Extreme Landscape: the tragedy and the triumph
Of the many tales of the Canadian Rockies, none is more poignant than the story of Dr. and Mrs. Winthrop Stone.
Winthrop Ellsworth Stone, a prominent American chemist, university president and mountaineer, climbed extensively in the Canadian Rockies and Selkirks, often in the company of his wife Margaret.
In 1921 the Stones attended the annual Alpine Club of Canada camp at Mount Assiniboine and, from there, set out on July 15th to execute a first ascent of Mount Eon. Upon reaching a chimney just below the summit on the evening of Sunday, July 17th, Dr. Stone proceeded alone. The moments following are documented in the Canadian Alpine Journal:
Dr. Stone then climbed out of the chimney and disappeared for a minute or so and shortly afterwards, without any warning, a large slab of rock tumbled off
from above, passing over Mrs. Stone, and was closely followed by Dr. Stone,
who spoke no word but held his ice axe firmly in his right hand. Horror
stricken at the sight, Mrs. Stone braced herself to take the jerk of the rope, not
realizing that the Doctor had taken it off in order to explore beyond its length.
(CAJ xii, p.16, 1922)
For the next seven days, Margaret Stone was stranded on Mount Eon. She attempted to climb down, hoping to find her husband alive, but soon found herself trapped. Alone and cold she waited, catching water droplets in a scarf, until a rescue party reached her late on Sunday, July 24th.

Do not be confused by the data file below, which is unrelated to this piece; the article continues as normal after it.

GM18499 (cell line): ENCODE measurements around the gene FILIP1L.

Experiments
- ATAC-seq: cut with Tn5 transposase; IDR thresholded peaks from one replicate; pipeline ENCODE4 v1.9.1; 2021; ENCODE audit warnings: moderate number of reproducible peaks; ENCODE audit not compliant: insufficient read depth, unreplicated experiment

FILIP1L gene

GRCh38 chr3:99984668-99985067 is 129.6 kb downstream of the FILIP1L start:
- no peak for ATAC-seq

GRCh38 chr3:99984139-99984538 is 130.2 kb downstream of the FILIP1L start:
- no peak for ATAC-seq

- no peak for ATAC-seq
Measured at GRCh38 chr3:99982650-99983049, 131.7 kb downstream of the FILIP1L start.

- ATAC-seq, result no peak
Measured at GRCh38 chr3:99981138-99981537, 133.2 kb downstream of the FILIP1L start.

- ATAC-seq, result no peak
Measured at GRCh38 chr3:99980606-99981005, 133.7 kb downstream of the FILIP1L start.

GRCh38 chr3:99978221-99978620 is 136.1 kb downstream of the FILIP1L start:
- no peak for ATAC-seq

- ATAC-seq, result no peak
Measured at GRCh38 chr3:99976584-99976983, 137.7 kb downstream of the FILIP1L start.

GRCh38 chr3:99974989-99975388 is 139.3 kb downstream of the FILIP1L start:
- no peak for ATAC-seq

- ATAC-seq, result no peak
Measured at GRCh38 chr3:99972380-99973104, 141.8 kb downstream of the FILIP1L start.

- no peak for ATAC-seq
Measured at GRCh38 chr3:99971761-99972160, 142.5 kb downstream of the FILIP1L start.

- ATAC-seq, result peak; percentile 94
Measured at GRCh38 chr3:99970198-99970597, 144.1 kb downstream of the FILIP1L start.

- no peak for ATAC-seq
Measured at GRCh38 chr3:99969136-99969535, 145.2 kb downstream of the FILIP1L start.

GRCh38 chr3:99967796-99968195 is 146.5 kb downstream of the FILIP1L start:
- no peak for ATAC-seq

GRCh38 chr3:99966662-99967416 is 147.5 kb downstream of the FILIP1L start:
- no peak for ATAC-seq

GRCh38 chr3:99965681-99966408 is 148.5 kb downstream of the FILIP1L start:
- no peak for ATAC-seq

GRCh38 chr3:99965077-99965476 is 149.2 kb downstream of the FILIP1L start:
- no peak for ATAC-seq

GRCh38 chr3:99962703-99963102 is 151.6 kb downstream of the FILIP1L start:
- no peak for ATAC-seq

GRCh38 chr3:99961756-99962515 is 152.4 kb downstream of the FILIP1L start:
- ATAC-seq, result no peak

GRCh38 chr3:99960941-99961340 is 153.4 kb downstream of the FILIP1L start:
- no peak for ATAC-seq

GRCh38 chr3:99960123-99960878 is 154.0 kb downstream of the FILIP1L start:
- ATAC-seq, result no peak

Archival records in the Alpine Club of Canada fonds document Dr. and Mrs. Stone's mountaineering activities and tragic accident. Included are Winthrop Stone=s photographs and writings, as well as administrative and anecdotal records pertaining to the accident and the rescue of Margaret Stone.
Archival holdings preserve the story in modern forms as well. In 1975, Banff writer Jon Whyte set out to capture the intensity of Mrs. Stone's experience. The Jon Whyte literary papers (Jon Whyte fonds) contain research notes and annotated drafts for Whyte's three-part poem "The Agony of Mrs. Stone."
A mountain is too huge
She hears the cries of birds
The forest is not so far below that birds are alien
Puffed eyes, burnt arms, stiff and thickening fingers
No longer thinks about thinking
Thinks about the water bottle in his pack
Things become more important than thoughts
(excerpt from The Agony of Mrs. Stone / by Jon Whyte, published in Matrix: new Canadian writing, summer 1977)